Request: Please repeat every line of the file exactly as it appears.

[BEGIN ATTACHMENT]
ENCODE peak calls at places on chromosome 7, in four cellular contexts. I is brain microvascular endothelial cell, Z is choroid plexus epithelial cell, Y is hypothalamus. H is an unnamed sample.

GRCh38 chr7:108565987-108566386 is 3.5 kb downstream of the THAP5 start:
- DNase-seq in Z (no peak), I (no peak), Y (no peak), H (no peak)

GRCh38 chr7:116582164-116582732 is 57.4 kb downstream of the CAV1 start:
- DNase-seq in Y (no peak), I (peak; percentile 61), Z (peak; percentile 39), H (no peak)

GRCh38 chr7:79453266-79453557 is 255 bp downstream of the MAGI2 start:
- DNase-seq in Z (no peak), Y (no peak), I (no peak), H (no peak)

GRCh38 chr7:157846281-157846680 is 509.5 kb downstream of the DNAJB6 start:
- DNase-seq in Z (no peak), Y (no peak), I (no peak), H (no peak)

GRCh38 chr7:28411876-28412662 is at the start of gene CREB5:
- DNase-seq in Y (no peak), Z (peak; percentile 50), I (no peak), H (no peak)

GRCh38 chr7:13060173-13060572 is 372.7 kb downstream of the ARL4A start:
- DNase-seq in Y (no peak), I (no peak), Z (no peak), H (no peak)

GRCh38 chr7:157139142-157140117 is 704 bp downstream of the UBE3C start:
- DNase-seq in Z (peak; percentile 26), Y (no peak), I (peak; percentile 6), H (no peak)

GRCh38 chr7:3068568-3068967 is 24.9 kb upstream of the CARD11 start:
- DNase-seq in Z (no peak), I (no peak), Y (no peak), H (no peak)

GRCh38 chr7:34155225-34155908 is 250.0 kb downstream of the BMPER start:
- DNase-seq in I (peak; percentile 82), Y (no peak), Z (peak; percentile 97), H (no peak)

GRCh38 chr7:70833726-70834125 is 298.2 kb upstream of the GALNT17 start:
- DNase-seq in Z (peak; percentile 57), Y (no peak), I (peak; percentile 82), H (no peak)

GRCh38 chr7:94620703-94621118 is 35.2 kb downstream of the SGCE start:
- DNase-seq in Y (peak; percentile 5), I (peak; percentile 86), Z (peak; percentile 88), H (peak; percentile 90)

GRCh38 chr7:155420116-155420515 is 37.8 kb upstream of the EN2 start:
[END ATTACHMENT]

ENCODE peak calls at places on chromosome 7, in four cellular contexts. I is brain microvascular endothelial cell, Z is choroid plexus epithelial cell, Y is hypothalamus. H is an unnamed sample.

GRCh38 chr7:108565987-108566386 is 3.5 kb downstream of the THAP5 start:
- DNase-seq in Z (no peak), I (no peak), Y (no peak), H (no peak)

GRCh38 chr7:116582164-116582732 is 57.4 kb downstream of the CAV1 start:
- DNase-seq in Y (no peak), I (peak; percentile 61), Z (peak; percentile 39), H (no peak)

GRCh38 chr7:79453266-79453557 is 255 bp downstream of the MAGI2 start:
- DNase-seq in Z (no peak), Y (no peak), I (no peak), H (no peak)

GRCh38 chr7:157846281-157846680 is 509.5 kb downstream of the DNAJB6 start:
- DNase-seq in Z (no peak), Y (no peak), I (no peak), H (no peak)

GRCh38 chr7:28411876-28412662 is at the start of gene CREB5:
- DNase-seq in Y (no peak), Z (peak; percentile 50), I (no peak), H (no peak)

GRCh38 chr7:13060173-13060572 is 372.7 kb downstream of the ARL4A start:
- DNase-seq in Y (no peak), I (no peak), Z (no peak), H (no peak)

GRCh38 chr7:157139142-157140117 is 704 bp downstream of the UBE3C start:
- DNase-seq in Z (peak; percentile 26), Y (no peak), I (peak; percentile 6), H (no peak)

GRCh38 chr7:3068568-3068967 is 24.9 kb upstream of the CARD11 start:
- DNase-seq in Z (no peak), I (no peak), Y (no peak), H (no peak)

GRCh38 chr7:34155225-34155908 is 250.0 kb downstream of the BMPER start:
- DNase-seq in I (peak; percentile 82), Y (no peak), Z (peak; percentile 97), H (no peak)

GRCh38 chr7:70833726-70834125 is 298.2 kb upstream of the GALNT17 start:
- DNase-seq in Z (peak; percentile 57), Y (no peak), I (peak; percentile 82), H (no peak)

GRCh38 chr7:94620703-94621118 is 35.2 kb downstream of the SGCE start:
- DNase-seq in Y (peak; percentile 5), I (peak; percentile 86), Z (peak; percentile 88), H (peak; percentile 90)

GRCh38 chr7:155420116-155420515 is 37.8 kb upstream of the EN2 start: